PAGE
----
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Government mortgage guarantors are government agencies that guarantee repayment of mortgages. The agencies may accomplish guarantees by issuing a straight guarantee or with the use of mortgage insurance.
Government mortgage guarantors serve special constituencies. Typically, they serve borrowers that do not fit into conventional models. The largest government mortgage guarantors include:
- Federal Housing Authority (FHA) - insures low down payment mortgages
- Department of Veterans' Affairs (VA) - guarantees mortgages made to veterans
- Rural Housing Service (RHS) - guarantees loans made in rural areas
- Office of Public Land and Indian Housing - guarantees loans made to Native American purchasers
- Government National Mortgage Association (GNMA) - guarantees mortgage backed securities created from pools of loans guaranteed by other government mortgage guarantors.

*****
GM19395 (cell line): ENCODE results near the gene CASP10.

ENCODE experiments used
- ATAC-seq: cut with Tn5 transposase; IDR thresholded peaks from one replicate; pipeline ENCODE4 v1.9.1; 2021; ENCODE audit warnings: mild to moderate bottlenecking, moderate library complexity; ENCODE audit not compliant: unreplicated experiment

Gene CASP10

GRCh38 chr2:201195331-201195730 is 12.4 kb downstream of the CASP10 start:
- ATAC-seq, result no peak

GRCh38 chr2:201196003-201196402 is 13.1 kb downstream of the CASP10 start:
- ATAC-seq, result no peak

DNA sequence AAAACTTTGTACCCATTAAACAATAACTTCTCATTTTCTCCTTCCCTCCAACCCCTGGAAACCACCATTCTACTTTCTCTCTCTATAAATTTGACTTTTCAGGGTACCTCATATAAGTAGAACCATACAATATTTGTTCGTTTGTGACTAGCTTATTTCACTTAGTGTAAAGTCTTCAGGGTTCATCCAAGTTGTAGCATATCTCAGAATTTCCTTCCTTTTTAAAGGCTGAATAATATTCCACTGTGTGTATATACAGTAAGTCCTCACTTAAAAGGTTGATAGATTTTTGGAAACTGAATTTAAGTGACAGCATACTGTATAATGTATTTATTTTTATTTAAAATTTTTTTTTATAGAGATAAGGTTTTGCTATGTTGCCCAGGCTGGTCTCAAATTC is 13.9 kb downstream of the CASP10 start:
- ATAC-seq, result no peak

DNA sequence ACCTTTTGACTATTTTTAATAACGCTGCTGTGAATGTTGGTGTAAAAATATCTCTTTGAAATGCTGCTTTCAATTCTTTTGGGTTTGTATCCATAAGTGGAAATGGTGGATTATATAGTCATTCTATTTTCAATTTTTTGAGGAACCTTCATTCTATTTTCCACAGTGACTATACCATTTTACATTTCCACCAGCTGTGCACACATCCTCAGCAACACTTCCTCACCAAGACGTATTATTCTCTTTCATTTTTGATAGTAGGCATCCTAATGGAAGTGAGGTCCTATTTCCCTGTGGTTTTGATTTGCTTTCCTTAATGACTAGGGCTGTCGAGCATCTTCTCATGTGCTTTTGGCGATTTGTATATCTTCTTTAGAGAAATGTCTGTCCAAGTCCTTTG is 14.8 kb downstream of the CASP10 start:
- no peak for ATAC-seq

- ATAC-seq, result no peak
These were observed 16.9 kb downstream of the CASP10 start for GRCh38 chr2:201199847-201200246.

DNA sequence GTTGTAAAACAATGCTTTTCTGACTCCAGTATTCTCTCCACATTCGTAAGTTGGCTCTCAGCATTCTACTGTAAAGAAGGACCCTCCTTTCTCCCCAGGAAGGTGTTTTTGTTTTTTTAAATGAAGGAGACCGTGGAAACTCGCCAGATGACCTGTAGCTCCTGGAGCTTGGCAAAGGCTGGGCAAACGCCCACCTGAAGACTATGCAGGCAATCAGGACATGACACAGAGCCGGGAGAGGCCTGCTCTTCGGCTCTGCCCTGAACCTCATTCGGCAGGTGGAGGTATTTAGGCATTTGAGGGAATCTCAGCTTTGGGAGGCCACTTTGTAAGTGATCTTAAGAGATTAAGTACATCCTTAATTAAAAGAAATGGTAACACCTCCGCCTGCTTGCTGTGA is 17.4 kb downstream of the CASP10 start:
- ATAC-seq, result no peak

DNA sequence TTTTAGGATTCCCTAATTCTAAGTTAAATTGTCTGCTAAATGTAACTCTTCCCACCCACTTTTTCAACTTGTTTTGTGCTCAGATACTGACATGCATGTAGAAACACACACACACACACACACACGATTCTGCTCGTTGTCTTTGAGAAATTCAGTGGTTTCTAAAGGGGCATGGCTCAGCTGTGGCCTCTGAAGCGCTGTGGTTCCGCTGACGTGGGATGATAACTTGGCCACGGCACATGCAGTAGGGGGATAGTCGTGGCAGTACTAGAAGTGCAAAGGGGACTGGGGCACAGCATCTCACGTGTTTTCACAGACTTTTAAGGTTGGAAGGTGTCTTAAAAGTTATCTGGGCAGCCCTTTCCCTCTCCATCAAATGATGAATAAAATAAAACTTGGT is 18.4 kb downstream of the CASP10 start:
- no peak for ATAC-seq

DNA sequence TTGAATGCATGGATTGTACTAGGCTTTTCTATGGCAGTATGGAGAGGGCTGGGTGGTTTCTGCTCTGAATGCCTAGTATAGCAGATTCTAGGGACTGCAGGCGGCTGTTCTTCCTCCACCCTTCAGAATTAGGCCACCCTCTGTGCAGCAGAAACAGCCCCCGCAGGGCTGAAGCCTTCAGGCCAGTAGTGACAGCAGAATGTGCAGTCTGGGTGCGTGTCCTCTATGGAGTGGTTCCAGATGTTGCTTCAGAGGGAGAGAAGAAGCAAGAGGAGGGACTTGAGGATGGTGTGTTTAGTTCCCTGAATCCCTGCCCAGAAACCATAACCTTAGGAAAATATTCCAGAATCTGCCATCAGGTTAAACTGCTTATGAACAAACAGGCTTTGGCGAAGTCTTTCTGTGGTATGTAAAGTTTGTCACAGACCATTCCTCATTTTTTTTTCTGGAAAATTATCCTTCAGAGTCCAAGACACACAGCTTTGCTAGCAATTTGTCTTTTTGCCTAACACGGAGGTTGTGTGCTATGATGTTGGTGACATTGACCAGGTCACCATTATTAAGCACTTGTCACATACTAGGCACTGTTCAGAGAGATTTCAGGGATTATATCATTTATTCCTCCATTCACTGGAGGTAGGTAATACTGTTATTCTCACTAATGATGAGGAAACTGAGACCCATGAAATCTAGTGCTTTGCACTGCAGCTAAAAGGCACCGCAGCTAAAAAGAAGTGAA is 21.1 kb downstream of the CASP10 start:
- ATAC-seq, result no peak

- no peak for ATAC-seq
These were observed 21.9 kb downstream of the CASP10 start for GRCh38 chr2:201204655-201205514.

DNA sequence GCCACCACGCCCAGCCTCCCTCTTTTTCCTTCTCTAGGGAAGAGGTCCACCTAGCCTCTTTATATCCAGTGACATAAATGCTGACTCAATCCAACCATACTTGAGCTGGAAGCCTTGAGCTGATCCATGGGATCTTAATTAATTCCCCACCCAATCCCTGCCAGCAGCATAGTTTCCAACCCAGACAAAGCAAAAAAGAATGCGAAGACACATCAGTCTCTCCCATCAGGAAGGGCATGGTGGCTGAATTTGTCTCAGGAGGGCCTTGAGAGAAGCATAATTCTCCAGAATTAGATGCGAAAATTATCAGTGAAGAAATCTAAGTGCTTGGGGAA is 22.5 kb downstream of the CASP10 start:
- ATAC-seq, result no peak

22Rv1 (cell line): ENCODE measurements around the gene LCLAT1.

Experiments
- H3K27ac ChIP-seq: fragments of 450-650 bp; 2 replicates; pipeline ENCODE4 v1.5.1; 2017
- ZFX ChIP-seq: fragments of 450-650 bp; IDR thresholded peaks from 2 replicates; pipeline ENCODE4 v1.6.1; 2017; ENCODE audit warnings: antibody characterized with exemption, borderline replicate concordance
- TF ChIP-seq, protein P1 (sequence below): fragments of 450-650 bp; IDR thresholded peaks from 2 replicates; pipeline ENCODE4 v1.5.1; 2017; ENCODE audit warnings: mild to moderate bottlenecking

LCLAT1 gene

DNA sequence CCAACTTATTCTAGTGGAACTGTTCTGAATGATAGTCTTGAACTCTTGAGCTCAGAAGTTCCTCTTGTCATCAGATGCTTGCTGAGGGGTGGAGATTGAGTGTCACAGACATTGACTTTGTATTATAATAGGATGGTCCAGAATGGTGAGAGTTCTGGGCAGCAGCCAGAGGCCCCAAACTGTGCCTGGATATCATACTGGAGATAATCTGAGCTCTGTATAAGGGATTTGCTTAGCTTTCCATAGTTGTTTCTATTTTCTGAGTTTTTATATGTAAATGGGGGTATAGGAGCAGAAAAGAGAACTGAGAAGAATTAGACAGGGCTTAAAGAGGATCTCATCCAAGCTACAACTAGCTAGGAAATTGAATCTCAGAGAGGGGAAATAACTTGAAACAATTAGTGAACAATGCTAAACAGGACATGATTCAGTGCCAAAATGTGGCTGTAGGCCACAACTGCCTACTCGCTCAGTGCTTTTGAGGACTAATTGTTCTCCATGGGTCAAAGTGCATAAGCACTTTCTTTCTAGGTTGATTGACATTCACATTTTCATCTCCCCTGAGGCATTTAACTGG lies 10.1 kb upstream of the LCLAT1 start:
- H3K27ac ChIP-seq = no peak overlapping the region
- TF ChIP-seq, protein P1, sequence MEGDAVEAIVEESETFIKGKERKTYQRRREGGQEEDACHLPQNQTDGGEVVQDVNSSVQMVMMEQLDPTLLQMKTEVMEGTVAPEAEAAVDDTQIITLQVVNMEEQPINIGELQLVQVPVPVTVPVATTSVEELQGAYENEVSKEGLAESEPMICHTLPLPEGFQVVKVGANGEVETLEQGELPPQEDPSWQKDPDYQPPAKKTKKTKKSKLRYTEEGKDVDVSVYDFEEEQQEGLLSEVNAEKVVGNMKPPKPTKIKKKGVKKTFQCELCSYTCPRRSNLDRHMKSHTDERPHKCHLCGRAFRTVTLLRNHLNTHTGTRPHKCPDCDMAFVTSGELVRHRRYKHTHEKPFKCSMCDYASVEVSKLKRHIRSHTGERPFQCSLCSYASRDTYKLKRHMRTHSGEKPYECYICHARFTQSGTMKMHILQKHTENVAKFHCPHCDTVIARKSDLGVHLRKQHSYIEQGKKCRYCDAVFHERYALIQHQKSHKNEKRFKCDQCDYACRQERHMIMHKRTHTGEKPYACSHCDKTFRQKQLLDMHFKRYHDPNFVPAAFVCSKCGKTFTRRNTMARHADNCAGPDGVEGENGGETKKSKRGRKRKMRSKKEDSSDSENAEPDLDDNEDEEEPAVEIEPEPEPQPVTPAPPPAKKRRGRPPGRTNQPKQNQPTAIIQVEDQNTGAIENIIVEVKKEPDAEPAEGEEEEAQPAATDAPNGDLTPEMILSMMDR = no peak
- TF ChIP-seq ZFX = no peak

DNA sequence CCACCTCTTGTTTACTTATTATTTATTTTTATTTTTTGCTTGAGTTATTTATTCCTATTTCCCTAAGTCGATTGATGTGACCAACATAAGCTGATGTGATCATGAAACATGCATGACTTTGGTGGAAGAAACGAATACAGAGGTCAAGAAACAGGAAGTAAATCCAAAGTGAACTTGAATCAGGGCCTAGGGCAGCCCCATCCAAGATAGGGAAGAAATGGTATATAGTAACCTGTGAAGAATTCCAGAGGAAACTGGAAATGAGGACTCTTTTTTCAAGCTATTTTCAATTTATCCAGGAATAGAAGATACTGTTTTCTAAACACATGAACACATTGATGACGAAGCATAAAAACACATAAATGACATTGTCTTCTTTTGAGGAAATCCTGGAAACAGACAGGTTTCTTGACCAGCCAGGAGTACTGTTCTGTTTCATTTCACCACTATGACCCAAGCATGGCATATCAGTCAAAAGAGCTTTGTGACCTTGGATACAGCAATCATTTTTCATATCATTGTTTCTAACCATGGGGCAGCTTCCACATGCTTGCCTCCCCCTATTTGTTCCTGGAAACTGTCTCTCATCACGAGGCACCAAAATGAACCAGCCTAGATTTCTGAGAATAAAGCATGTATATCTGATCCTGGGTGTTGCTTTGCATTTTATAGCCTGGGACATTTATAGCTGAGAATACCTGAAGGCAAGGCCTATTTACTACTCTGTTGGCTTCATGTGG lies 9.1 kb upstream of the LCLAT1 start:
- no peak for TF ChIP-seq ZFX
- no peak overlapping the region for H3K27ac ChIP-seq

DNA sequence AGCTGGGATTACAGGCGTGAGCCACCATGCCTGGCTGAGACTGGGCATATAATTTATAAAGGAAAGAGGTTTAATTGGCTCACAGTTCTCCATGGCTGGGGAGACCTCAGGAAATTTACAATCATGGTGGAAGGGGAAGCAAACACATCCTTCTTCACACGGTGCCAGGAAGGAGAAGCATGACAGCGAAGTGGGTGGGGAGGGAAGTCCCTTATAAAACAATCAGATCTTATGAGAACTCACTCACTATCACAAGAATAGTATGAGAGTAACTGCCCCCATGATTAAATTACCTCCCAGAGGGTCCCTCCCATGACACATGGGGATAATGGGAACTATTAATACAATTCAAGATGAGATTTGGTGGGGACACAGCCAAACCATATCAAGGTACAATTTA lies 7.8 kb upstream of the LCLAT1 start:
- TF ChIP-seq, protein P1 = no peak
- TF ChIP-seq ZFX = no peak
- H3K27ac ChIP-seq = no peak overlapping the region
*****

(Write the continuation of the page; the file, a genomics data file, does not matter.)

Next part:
In addition, Fannie Mae (FNMA) and Freddie Mac (FHLMC) are government-sponsored entities (GSE's). They were originally created by Congress, but are now shareholder owned and operate as public companies. Instead of insuring or guaranteeing mortgages, they purchase the mortgages from other banks to provide new funds for mortgages.
While Fannie Mae and Freddie Mac are not considered government agencies, during the housing crisis of 2008, the federal government stepped in to guarantee their viability. The two GSE's were placed under conservatorship of the Federal Housing Finance Authority (FHFA), with a US Treasury guarantee to provide additional funds if necessary to offset losses from a giant wave of mortgage foreclosures.
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